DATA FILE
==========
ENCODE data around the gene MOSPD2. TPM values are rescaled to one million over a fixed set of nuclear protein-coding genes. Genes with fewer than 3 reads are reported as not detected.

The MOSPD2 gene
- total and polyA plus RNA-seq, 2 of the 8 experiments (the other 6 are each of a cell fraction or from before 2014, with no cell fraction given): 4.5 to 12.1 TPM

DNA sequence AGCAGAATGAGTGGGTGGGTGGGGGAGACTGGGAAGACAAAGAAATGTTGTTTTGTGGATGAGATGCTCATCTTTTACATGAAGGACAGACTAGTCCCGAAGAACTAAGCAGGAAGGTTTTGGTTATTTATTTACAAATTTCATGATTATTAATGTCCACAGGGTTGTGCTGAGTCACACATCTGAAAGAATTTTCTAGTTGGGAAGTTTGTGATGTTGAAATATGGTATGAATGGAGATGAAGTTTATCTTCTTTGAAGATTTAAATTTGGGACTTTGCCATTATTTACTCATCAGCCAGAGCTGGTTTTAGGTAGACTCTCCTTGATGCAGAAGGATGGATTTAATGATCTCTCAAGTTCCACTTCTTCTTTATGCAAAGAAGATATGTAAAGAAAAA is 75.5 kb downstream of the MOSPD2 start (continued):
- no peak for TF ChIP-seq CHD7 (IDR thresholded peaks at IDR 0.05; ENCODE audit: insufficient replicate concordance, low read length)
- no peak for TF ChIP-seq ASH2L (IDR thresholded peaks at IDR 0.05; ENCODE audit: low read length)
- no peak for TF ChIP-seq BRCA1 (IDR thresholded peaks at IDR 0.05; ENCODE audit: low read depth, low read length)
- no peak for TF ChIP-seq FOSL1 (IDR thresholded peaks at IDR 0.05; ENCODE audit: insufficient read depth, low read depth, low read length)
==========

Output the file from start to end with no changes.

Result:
ENCODE data around the gene MOSPD2. TPM values are rescaled to one million over a fixed set of nuclear protein-coding genes. Genes with fewer than 3 reads are reported as not detected.

The MOSPD2 gene
- total and polyA plus RNA-seq, 2 of the 8 experiments (the other 6 are each of a cell fraction or from before 2014, with no cell fraction given): 4.5 to 12.1 TPM

DNA sequence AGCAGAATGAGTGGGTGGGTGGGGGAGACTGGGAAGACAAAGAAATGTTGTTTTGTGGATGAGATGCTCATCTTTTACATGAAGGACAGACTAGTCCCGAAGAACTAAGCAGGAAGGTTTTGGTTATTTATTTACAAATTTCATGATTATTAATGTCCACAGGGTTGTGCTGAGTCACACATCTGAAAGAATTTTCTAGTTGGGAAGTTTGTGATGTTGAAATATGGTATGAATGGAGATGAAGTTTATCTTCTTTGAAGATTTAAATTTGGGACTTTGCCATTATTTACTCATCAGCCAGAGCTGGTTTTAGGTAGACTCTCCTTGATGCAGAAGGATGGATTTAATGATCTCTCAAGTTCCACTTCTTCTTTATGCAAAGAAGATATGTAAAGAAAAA is 75.5 kb downstream of the MOSPD2 start (continued):
- no peak for TF ChIP-seq CHD7 (IDR thresholded peaks at IDR 0.05; ENCODE audit: insufficient replicate concordance, low read length)
- no peak for TF ChIP-seq ASH2L (IDR thresholded peaks at IDR 0.05; ENCODE audit: low read length)
- no peak for TF ChIP-seq BRCA1 (IDR thresholded peaks at IDR 0.05; ENCODE audit: low read depth, low read length)
- no peak for TF ChIP-seq FOSL1 (IDR thresholded peaks at IDR 0.05; ENCODE audit: insufficient read depth, low read depth, low read length)